|Title||Degradation of benzene and other aromatic hydrocarbons by anaerobic bacteria|
|Source||Wageningen University. Promotor(en): Fons Stams. - S.l. : S.n. - ISBN 9789085852391 - 128|
|Publication type||Dissertation, internally prepared|
|Keyword(s)||benzeen - aromatische koolwaterstoffen - microbiële afbraak - benzene - aromatic hydrocarbons - microbial degradation|
|Abstract||Accidental spills, industrial discharges and gasoline leakage from underground storage tanks have resulted in serious pollution of the environment with monoaromatic hydrocarbons, such as benzene, toluene, ethylbenzene and xylene (so-called BTEX). High concentrations of BTEX have been detected in soils, sediments and groundwater. The mobility and toxicity of the BTEX compounds are of major concern. In situ bioremediation of BTEX by using naturally occurring microorganisms or introduced microorganisms is a very attractive option. BTEX compounds are known to be transformed (or degraded) by microorganisms under aerobic and anaerobic conditions. As BTEX compounds are often present in the anaerobic zones of the environment, anaerobic bioremediation is an attractive remediation technique. The bottleneck in the application of anaerobic techniques is the lack of knowledge about the anaerobic biodegradation of benzene. In particular, little is known about the bacteria involved in anaerobic benzene degradation and the anaerobic benzene degradation pathway has still not been elucidated. The aim of the research presented in this thesis was to gain more insight in the degradation of benzene and other aromatic hydrocarbons by anaerobic bacteria. In particular, the physiology and phylogeny of the bacteria responsible for the degradation were studied and the results have been presented in this thesis.
Anaerobic benzene and toluene degradation was studied with different electron acceptors in batch experiments inoculated with material from an aquifer polluted by BTEX-containing landfill leachate (Banisveld landfill near Boxtel, The Netherlands). Benzene was not degraded during one year of incubation. Toluene degradation, on the other hand, was observed with nitrate, MnO2 and Fe(III)NTA as electron acceptors. After further enrichment and several isolation attempts, a novel betaproteobacterial bacterium, strain G5G6, was obtained in pure culture. Strain G5G6 is able to grow with toluene as the sole electron donor and carbon source, and amorphous and soluble Fe(III)-species, nitrate and MnO2 as electron acceptors. Strain G5G6 has several other interesting physiological and phylogenetic characteristics, which will be subject of future research. Strain G5G6 represents a novel species in a novel genus for which we propose the name Georgfuchsia toluolica.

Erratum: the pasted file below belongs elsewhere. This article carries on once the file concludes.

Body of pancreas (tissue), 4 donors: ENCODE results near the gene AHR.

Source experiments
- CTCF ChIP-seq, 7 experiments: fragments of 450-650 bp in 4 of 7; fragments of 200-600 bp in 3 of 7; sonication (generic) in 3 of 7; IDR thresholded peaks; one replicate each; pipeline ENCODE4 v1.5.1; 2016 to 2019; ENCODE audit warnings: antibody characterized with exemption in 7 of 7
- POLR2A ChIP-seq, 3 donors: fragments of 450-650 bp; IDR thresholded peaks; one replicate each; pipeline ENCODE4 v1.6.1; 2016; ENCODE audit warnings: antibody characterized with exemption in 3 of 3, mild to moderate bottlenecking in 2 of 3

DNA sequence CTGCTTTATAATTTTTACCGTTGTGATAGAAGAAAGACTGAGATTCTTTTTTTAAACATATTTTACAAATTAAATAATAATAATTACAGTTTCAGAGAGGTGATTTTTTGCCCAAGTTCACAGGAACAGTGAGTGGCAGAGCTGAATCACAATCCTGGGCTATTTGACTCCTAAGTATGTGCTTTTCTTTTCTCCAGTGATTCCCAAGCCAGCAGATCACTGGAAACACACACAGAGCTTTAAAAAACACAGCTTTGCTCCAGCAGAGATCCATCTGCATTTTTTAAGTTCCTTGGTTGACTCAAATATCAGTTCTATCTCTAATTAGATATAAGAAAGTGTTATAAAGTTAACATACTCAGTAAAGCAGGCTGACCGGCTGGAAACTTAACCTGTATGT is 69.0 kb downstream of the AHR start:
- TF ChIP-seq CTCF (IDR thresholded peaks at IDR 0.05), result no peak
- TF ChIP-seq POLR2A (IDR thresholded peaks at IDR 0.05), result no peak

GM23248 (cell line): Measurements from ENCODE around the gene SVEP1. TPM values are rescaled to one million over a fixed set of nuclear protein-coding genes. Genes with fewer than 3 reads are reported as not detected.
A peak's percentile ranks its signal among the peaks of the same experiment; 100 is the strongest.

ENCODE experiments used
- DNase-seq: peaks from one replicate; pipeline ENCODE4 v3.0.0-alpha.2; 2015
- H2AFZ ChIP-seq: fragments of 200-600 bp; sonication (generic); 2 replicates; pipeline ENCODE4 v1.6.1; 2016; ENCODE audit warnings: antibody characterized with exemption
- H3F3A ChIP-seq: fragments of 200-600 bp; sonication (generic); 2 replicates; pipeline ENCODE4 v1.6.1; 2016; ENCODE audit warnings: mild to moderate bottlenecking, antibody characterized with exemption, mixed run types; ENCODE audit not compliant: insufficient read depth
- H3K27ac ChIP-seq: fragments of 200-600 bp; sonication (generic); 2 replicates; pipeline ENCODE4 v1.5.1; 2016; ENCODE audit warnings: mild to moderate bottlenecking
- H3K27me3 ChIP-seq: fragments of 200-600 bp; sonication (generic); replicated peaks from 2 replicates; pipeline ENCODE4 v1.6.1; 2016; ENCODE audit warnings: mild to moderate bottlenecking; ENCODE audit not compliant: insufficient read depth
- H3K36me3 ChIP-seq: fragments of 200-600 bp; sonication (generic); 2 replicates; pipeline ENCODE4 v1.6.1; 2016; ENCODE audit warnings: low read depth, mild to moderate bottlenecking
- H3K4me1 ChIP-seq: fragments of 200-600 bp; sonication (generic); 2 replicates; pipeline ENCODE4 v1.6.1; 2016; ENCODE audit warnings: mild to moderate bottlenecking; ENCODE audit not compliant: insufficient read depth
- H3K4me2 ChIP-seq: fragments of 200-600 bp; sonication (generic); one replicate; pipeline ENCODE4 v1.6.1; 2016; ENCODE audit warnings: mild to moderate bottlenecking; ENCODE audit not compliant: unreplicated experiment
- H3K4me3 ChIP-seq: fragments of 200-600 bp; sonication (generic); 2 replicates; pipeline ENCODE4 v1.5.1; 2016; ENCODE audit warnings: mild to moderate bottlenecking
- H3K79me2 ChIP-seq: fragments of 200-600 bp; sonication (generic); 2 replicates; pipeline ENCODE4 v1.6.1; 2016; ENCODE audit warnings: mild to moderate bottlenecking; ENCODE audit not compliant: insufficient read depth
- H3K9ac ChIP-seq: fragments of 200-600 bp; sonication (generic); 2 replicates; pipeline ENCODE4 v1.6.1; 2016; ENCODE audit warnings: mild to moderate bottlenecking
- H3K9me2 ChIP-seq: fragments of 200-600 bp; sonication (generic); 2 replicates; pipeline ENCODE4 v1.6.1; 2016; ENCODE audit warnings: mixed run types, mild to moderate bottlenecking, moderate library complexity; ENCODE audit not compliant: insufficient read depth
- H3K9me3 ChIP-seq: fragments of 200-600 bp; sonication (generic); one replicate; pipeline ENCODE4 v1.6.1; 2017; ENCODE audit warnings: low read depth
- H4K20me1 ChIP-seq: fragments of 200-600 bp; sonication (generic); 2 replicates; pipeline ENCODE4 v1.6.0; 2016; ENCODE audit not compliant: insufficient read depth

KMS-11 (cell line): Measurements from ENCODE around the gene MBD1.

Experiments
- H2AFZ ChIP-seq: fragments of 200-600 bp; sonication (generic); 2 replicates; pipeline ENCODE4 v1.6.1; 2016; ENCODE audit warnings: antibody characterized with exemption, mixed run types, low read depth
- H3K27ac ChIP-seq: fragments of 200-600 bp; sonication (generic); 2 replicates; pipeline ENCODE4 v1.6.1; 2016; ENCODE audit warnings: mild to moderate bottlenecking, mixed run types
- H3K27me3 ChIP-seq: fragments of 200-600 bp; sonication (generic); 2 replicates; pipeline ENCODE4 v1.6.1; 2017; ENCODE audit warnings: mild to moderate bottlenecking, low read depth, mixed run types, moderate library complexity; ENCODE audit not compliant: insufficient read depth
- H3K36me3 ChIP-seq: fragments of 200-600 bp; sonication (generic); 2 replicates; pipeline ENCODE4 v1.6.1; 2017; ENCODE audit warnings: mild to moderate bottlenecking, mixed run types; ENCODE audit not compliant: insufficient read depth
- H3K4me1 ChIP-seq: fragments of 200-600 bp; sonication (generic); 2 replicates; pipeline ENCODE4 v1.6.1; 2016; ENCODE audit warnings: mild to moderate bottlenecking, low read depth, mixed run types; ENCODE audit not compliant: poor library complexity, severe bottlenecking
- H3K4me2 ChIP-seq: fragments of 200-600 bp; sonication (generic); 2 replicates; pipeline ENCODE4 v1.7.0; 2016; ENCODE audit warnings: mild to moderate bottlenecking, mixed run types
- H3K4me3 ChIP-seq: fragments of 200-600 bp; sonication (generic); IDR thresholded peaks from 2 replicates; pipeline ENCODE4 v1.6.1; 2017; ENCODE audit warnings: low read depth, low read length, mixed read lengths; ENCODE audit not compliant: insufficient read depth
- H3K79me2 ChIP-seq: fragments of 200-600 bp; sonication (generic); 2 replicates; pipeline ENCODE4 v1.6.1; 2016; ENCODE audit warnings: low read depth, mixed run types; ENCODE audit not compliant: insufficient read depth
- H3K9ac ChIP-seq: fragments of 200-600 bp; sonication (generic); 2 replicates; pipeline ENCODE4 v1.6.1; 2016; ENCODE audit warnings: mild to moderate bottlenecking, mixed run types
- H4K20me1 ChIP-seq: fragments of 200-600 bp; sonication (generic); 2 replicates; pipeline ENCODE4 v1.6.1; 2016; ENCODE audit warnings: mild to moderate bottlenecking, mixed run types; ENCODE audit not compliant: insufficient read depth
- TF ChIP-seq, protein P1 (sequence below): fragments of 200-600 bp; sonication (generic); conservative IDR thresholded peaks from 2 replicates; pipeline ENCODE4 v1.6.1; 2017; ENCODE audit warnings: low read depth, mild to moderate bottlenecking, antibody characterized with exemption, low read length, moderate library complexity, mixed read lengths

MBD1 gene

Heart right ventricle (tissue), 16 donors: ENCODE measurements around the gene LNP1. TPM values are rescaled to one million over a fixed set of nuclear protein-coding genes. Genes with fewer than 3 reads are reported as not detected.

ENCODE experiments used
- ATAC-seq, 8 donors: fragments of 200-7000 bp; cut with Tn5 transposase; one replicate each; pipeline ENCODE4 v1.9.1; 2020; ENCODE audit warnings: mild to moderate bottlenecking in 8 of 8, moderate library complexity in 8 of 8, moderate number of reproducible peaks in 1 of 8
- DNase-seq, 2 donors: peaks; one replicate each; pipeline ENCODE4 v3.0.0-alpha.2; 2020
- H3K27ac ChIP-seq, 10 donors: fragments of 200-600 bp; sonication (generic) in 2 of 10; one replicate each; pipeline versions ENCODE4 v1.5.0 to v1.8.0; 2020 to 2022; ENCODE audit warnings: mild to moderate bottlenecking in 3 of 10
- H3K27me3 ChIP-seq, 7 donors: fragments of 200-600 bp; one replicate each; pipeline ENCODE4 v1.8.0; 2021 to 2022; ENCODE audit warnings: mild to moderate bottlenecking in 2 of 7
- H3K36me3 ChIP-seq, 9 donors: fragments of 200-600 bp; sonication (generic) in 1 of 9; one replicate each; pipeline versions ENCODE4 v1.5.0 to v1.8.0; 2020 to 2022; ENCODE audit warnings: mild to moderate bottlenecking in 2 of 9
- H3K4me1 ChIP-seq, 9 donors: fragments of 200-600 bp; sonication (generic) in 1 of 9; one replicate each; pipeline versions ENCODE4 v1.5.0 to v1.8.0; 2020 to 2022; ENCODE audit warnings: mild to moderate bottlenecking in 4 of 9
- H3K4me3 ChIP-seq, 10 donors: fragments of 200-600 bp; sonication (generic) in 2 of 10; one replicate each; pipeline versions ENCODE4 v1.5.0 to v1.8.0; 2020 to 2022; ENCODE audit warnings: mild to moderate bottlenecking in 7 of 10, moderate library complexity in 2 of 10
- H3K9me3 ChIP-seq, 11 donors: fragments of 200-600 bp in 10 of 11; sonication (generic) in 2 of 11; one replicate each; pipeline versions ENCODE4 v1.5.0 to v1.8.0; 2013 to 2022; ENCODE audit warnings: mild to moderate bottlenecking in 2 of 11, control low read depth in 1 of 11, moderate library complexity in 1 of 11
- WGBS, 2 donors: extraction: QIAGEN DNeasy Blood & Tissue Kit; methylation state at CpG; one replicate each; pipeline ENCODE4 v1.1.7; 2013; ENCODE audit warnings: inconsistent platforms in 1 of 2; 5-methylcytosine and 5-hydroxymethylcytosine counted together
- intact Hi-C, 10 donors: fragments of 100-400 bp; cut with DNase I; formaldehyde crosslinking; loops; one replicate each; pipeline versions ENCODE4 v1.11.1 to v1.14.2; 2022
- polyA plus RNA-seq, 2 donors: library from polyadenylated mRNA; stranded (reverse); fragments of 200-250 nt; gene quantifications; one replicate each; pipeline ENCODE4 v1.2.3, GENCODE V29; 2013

In general, aerobic degradation of BTEX is a faster process than anaerobic BTEX degradation. However, for a number of reasons application of oxygen-dependent processes in the subsurface are technically and financially often not appealing. Therefore, an alternative bioremediation strategy would be to introduce oxygen in an alternative way, e.g. by in situ production. Chlorate reduction is a way to produce molecular oxygen in situ under anaerobic conditions. The formation of oxygen during chlorate reduction may result in rapid oxidation of compounds which are slowly degraded under anaerobic conditions; an example of such a compound is benzene. Therefore, benzene degradation coupled to the reduction of chlorate (ClO3-) was studied in this thesis. With mixed material from a wastewater treatment plant and soil samples obtained from a location contaminated with benzene, a benzene-degrading chlorate-reducing stable enrichment culture was obtained. This stable enrichment consisted of about five different bacterial species. Cross feeding involving interspecies oxygen transfer is a likely mechanism in this enrichment. One of these species, strain BC, was obtained in pure culture. Phylogenetic analysis showed that strain BC is a Alicycliphilus denitrificans strain. Strain BC is able to degrade benzene in conjunction with chlorate reduction. Oxygenase genes putatively encoding the enzymes performing the initial steps in aerobic degradation of benzene, were detected in strain BC. This demonstrates the existence of aerobic benzene bacterial biodegradation pathways under essentially anaerobic conditions. Thus, aerobic pathways can be employed under conditions where no external oxygen is supplied.
The new insights into toluene degradation under anaerobic conditions and benzene degradation coupled to chlorate reduction, as described in this thesis, can be applied for the improvement or development of in situ bioremediation strategies for BTEX contamination.